PC and Piedmont Technical College address state teacher shortage with new dual enrollment partnership

PC and Piedmont Technical College address state teacher shortage with new dual enrollment partnership

PC president Dr. Matthew vandenBerg and Piedmont Tech president Dr. Hope Rivers (seated, left to right) sign agreement at Clinton High School.

Presbyterian College and Piedmont Technical College are partnering to address a statewide teacher shortage by helping eligible dual enrollment students transfer seamlessly to PC to earn a bachelor’s degree in education.

PC president Dr. Matthew vandenBerg and Piedmont Tech president Dr. Hope Rivers signed a memorandum of understanding on May 26 at Clinton High School. The agreement establishes a pathway to a bachelor’s degree in education for students earning college credits at Piedmont Tech while still in high school and is the first and largest program of its kind in South Carolina.

“At PC, for those who qualify, we guarantee that those classes they are taking fulfill certain requirements in our curriculum and for the education major itself so they can finish at PC two years after they arrive,” said PC provost Dr. Kerry Pannell. “I believe this will be really beneficial for all of the schools involved and especially the students.”

President vandenBerg said the partnership is a big win for students and the entire education community.

“The strength of the American higher education system lies in its diversity,” he said. “PC and Piedmont Tech tend to serve complementary roles within the higher education landscape, and when we partner together, we can address societal challenges in far more direct, powerful, and comprehensive ways.  We are excited that this new partnership will help address the national and statewide teacher shortages by dramatically reducing some of the barriers to entry for students, including time and cost.”

President Rivers said the agreement addresses not only the growing teacher shortage but also gives students viable options to earn a bachelor’s degree.

“Piedmont Tech’s ongoing relationship with Presbyterian College is based on a mutual commitment to student success, wherever they attend college,” she said. “It is imperative that our dual enrollment students see themselves as true college students and feel supported in pursuing even greater academic heights.”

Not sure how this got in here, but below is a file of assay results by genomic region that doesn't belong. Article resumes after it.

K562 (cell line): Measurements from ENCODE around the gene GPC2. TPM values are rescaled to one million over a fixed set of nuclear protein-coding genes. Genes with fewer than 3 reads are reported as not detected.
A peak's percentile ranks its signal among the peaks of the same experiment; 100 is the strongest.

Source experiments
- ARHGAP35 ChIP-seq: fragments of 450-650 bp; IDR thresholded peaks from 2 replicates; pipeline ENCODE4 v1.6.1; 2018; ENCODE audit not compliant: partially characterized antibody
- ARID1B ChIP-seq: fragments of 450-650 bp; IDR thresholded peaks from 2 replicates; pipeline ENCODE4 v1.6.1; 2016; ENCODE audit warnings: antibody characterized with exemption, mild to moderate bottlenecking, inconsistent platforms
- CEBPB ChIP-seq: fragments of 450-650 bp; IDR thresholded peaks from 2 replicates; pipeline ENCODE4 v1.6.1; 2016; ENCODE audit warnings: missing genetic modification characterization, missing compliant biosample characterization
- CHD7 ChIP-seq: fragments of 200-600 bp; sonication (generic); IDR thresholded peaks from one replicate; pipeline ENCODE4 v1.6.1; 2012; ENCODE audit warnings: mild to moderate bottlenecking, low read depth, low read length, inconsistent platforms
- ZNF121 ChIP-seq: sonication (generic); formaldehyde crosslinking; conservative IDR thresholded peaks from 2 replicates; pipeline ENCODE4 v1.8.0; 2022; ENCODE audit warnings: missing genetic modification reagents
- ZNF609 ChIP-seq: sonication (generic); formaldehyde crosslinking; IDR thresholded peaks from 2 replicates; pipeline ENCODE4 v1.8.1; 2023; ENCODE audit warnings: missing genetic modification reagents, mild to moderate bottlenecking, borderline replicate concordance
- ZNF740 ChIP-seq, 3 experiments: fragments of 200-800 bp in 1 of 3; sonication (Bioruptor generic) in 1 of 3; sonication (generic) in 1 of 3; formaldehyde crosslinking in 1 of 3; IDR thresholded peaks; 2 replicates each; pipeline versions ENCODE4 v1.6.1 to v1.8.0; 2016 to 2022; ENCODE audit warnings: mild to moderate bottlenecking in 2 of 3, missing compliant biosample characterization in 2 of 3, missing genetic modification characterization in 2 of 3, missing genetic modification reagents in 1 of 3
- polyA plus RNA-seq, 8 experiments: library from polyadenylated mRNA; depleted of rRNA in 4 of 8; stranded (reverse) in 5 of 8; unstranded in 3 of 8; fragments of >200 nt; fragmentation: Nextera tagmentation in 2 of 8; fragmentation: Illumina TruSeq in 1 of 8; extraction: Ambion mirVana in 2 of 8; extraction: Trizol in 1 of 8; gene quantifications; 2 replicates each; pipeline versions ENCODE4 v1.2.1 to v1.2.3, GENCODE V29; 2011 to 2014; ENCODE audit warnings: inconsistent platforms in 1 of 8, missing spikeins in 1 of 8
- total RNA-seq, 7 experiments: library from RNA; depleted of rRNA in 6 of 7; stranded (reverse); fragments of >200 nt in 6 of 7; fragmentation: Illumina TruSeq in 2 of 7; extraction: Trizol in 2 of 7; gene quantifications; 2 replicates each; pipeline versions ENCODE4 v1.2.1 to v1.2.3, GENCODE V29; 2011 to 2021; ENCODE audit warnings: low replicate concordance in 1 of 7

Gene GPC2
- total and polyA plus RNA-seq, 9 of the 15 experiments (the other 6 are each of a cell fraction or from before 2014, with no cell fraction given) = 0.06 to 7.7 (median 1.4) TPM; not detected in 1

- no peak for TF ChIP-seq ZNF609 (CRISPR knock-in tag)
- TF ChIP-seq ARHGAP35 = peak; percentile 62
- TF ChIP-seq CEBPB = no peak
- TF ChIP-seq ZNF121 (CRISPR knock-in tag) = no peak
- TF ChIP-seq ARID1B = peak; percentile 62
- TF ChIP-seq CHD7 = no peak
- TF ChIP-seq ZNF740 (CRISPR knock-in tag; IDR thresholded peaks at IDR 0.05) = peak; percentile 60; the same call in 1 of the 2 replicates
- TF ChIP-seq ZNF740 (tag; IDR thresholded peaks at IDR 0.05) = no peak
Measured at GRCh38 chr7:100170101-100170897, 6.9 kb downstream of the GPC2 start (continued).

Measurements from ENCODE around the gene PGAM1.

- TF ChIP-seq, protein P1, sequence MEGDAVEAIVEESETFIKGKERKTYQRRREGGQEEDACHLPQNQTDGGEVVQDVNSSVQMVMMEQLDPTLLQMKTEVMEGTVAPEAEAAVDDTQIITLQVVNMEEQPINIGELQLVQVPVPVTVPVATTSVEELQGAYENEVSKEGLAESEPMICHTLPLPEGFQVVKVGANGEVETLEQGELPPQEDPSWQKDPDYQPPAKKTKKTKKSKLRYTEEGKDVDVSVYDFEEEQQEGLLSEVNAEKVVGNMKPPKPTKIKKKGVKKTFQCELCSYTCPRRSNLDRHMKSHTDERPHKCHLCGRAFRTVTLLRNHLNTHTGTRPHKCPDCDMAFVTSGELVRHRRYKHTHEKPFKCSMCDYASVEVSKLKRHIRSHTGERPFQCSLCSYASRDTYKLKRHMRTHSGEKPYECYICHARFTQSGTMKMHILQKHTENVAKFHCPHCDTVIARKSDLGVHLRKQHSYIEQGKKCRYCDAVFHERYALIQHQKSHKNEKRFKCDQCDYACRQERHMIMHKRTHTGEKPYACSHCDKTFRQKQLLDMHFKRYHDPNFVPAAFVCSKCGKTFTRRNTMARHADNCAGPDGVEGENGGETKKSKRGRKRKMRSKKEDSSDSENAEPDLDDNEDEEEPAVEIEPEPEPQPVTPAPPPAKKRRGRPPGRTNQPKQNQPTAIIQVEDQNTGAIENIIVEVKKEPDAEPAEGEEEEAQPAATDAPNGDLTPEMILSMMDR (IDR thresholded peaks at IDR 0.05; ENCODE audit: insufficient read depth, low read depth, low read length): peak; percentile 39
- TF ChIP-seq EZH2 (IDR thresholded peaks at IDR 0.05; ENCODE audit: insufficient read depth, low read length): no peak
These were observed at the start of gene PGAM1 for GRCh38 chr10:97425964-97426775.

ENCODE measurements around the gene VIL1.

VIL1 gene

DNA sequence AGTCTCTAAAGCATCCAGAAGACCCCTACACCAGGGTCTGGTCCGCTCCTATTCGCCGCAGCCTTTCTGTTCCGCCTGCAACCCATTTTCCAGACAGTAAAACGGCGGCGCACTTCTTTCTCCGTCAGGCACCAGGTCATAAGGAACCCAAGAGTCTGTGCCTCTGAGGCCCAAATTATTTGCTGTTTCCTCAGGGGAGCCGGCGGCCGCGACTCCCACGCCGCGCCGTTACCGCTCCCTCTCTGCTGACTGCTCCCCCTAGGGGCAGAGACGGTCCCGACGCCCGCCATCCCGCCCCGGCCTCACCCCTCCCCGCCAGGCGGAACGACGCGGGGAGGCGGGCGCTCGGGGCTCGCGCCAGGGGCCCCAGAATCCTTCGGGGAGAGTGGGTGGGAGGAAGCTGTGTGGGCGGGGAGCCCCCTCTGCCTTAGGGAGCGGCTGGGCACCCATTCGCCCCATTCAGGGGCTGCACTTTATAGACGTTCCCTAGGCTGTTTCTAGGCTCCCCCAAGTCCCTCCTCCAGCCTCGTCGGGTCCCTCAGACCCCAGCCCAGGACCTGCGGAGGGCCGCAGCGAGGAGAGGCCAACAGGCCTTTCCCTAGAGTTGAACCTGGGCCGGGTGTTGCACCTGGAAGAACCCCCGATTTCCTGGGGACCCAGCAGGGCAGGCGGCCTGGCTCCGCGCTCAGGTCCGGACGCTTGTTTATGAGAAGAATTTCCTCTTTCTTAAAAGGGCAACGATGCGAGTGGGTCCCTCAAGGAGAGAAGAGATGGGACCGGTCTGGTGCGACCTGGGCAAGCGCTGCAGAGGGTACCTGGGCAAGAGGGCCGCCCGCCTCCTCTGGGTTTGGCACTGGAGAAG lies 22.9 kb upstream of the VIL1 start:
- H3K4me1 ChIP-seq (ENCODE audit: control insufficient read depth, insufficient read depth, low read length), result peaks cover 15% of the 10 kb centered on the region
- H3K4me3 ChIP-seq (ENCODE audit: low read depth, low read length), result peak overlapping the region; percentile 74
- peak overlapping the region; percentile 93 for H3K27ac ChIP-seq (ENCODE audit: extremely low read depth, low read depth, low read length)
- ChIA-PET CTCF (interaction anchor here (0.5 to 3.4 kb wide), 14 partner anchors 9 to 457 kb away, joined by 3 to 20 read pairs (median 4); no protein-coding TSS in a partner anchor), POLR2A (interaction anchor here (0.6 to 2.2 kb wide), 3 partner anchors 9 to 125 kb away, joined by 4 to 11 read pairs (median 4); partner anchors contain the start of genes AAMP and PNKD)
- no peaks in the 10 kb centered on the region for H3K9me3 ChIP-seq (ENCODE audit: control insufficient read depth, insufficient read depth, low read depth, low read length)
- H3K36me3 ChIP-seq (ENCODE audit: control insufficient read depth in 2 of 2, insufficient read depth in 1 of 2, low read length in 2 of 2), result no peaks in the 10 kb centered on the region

Piedmont Tech’s director of dual enrollment Tameika Wideman said the memorandum of understanding with PC gives dual enrollment students a powerful means to achieve their career goals.

“This is a first-of-its-kind measure taken exclusively to benefit our dual enrollment aspiring educators,” she said. “We have many students who plan to transfer to four-year institutions. This gives them another really strong option.”

According to the agreement, participating students are eligible for admission to PC after successfully completing the first year program. Qualifying students must complete two years of dual credit with Piedmont Tech to earn their associate’s degree before enrolling at PC. Other requirements include maintaining a college-credit grade point average of 2.75 or higher and grades of C-minus or better.

Once admitted, students begin two years of coursework in PC’s education department, which is accredited by the Council for the Accreditation of Educator Preparation.

PC associate professor of education Dr. Tammy Graham knows firsthand the benefits of programs like the one developed by PC and Piedmont Tech.

“I did something similar as a student,” she said. “I started at a community college before going on to earn my bachelor’s and was teaching in the classroom at age 20. So, I’m a big believer in this program.”

Clinton High principal Dr. Martha Brothers said the program will benefit more than just PC and Piedmont Tech.

“This partnership will benefit the entire community,” she said. “Identifying young people who want to become educators and helping them begin that goal while in high school is a win-win for us all. Hopefully, we will be able to keep some of these graduates in the area and in our school system. It is an excellent way for us to ‘grow our own’ and have them give back to CHS and the entire area.”